For the next nine years Hachiko returned to the station every day to meet the 6 o’clock train and await his master’s return. He allowed passers-by to pet and feed him scraps but he never gave up the vigil at the station for his master, until his death in 1935.

hachiko's deathShibuya station in the early 20th century

The story of Hachiko has become well known and at least two films have been based on his life; a Japanese film called Hachiko Monogatari (1987) and a Hollywood remake starring Richard Gere, Hachiko A Dog’s Story (2009).

Hachiko A Dog's Story

Akita puppies like this one are very cute but they grow into large, strong dogs which can be aggressive and require careful training and handling.

We saw a cuddly Akita puppy in a Shibuya pet shop. ‘Let’s buy it’ said my daughter. Even if we wanted to we couldn’t bring it to Malaysia where Akitas are a banned breed.

Shibuya Station 2013Busy Shibuya intersection

Dr Ueno would scarcely recognise Shibuya station today but no doubt would be delighted that his faithful pet not only has a statue but also a mural on the station wall.

Hachiko mural at Shibuya station.

The station entrance used by Dr Ueno is now called the Hachiko Entrance.

Hachiko Entrance, Shibuya Station

An old railway carriage has been positioned in front of the entrance and serves as a tourist information office and is a popular meeting point for the young crowd which frequents this part of Tokyo.

In front of Shibuya Station, Tokyo

Hamarikyu Gardens & Pokémon Center Tokyo

My sons grew up in the 1990’s when the Pokémon craze was at its height. Over the years they amassed a sizeable collection of Pokémon trading cards and Nintendo games and my daughter has since developed an interest in Pikachu and all the other Pocket Monsters.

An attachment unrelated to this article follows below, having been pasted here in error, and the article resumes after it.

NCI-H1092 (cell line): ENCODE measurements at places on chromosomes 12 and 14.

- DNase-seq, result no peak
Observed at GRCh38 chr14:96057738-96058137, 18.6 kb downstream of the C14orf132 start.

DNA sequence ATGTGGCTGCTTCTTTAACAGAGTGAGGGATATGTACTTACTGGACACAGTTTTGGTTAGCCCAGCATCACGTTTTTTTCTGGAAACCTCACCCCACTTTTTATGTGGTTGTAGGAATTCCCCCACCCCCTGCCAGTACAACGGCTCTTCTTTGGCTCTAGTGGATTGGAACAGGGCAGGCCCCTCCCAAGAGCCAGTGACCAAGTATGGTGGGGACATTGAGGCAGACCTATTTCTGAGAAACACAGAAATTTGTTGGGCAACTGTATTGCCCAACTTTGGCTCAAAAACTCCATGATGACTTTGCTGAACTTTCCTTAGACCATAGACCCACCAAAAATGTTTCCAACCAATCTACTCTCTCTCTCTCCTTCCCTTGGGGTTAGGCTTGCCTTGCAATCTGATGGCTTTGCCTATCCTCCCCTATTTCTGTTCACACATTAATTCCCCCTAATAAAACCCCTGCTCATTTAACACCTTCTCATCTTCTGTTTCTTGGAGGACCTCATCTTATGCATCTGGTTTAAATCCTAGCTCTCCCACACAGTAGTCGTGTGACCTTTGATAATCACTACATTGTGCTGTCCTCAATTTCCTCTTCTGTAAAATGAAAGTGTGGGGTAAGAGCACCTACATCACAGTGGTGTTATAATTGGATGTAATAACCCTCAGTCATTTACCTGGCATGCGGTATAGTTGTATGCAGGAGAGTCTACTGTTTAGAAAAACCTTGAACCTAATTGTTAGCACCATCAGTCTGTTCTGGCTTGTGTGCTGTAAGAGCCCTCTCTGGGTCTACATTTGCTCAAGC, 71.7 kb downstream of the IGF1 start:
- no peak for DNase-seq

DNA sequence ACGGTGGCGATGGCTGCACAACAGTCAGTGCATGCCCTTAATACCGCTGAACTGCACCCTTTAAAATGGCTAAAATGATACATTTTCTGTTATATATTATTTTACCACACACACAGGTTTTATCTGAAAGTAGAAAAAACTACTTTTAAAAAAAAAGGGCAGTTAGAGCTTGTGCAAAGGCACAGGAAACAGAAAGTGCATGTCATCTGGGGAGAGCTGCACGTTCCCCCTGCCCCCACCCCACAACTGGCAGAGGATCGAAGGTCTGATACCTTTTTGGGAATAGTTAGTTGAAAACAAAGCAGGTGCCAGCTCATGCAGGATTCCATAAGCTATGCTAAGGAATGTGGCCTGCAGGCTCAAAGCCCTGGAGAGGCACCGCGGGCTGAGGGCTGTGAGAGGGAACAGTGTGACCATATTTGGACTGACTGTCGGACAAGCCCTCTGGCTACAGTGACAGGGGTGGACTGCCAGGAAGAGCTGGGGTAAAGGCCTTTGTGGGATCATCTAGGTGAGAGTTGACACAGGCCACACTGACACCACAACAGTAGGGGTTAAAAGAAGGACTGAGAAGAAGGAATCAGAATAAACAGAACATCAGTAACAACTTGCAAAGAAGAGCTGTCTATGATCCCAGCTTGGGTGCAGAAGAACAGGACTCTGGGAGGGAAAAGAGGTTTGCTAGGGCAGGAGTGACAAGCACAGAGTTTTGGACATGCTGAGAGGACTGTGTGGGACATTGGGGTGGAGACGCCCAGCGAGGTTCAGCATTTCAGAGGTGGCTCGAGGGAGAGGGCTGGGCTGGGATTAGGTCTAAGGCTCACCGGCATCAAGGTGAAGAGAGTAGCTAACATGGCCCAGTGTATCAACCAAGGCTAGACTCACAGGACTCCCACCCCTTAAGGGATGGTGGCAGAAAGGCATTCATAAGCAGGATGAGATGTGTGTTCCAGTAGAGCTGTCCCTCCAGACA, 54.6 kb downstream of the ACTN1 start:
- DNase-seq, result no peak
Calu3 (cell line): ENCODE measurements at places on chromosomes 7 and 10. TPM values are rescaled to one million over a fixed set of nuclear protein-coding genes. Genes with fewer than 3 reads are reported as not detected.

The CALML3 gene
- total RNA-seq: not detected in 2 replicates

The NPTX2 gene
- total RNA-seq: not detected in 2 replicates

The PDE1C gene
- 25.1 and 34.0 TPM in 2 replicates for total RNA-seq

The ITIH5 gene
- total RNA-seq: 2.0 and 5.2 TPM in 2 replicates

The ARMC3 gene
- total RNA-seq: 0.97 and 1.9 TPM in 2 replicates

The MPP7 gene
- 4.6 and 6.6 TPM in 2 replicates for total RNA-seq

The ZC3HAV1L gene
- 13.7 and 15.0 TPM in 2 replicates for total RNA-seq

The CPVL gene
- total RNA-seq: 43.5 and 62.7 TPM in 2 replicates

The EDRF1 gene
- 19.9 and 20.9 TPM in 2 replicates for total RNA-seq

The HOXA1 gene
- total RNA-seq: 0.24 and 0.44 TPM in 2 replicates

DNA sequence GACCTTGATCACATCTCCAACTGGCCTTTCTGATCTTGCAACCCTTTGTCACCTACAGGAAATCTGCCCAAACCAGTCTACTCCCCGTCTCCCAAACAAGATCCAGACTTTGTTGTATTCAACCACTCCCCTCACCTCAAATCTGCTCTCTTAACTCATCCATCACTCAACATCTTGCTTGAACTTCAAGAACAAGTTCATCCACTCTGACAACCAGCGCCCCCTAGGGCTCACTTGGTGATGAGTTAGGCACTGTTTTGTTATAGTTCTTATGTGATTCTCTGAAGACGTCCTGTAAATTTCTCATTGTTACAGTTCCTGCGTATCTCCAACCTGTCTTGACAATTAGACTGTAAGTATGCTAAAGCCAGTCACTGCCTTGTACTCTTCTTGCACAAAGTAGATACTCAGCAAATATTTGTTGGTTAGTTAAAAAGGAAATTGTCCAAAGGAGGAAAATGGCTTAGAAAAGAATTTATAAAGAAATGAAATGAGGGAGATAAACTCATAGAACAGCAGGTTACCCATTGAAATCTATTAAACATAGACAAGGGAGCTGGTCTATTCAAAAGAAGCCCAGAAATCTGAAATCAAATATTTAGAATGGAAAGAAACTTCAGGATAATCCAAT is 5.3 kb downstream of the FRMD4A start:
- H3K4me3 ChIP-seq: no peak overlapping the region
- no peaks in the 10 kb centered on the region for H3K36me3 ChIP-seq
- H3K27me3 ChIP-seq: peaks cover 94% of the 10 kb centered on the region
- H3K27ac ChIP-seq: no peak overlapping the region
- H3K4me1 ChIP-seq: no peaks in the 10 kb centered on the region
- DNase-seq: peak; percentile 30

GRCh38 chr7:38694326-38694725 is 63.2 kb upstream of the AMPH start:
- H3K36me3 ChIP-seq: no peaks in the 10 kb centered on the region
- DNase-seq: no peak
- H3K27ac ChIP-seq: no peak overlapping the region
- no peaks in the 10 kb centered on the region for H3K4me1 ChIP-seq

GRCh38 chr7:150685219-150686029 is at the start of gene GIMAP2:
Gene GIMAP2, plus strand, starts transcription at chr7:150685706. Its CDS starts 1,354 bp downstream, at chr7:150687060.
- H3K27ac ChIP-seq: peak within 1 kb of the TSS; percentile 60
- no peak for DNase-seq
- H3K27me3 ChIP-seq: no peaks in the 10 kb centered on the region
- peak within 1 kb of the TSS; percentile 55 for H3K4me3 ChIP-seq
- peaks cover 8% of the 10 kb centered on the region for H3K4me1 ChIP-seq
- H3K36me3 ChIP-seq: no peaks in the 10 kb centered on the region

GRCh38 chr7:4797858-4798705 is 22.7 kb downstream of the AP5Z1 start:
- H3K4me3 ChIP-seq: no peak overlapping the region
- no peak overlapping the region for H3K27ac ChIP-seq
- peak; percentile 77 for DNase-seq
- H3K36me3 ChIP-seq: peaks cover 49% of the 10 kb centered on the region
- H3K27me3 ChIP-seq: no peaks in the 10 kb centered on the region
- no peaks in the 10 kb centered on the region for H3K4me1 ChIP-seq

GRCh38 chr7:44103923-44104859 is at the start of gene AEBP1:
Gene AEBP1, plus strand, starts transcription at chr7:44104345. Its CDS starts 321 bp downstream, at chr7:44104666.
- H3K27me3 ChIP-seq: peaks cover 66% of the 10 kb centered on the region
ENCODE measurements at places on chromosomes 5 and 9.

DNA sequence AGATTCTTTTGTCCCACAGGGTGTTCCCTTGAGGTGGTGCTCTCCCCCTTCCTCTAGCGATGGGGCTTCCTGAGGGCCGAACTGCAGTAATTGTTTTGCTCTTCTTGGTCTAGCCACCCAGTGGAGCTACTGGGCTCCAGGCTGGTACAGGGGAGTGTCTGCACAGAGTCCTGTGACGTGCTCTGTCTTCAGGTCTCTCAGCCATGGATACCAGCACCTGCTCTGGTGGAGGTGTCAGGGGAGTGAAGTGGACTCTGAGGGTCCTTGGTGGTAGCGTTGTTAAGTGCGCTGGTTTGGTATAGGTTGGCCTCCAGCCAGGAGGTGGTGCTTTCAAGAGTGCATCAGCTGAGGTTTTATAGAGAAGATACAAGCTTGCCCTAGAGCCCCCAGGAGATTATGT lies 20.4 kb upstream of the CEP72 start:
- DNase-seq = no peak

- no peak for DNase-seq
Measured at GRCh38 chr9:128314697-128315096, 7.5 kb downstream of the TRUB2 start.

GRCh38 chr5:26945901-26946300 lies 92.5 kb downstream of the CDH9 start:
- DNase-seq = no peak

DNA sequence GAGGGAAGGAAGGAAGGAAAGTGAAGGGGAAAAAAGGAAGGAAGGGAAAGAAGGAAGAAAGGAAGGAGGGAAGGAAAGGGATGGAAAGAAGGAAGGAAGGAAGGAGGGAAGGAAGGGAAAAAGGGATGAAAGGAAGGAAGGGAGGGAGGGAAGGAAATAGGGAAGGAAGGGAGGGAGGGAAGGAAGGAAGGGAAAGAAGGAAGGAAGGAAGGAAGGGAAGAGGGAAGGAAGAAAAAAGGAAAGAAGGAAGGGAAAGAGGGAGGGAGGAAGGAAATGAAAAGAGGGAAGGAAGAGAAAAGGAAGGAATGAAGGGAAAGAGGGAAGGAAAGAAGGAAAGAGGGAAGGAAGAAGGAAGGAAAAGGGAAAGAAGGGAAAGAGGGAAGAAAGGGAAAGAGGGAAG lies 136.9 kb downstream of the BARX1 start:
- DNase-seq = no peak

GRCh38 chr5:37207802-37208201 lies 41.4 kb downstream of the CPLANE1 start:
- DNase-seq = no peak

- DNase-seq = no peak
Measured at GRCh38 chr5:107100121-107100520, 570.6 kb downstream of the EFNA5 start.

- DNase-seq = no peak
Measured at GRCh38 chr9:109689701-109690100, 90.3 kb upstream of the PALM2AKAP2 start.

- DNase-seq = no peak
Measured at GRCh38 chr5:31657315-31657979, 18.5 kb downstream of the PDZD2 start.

When I told her we were going to Japan for a holiday, the Pokémon Center in Shiodome Shibarikyu Building, Minato-ku, Tokyo was promptly added to the itinerary, along with Disneyland and all the other child-centric attractions that I have been writing about recently.

Pokémon Center, Tokyo

I could never really understand Pokémon. All I know is the characters seem to spend a lot of time battling and evolving. Still, judging by the crowd at the store, it seems to remain very popular in Japan.

I thought the Pokémon Center might be a kind of theme park but it’s really just a shop selling stacks of plastic and plush toys and other Pokémon collectables.

Hamarikyu Gardens

More my cup of tea is the Hamarikyu Garden, a very attractive park located across the road from the Shiodome. The very first stone-built western style building in Japan once stood here in the early Meiji era. It was used to entertain visiting foreign guests, among them General Ulysses S. Grant.

This building once stood at Hamarikyu Gardens 

This building was demolished in 1889 and its replacement was reduced to ashes in the Great Kanto Earthquake of 1923. The garden was further damaged by bombing during WWII.

Hamarikyu Gardens

Hamarikyu has been a public park since 1946. Today it is overlooked by towering glass office blocks but it serves as a momentary escape from the hustle and bustle of modern Tokyo. In traditional Japanese fashion it is planted to look splendid all year round with maples and gingkos providing autumn foliage and cherry and plum blossoms to give colour in the spring.

Here some young ladies are showing off their summer kimonos.

Kimonos in Hamarikyu Gardens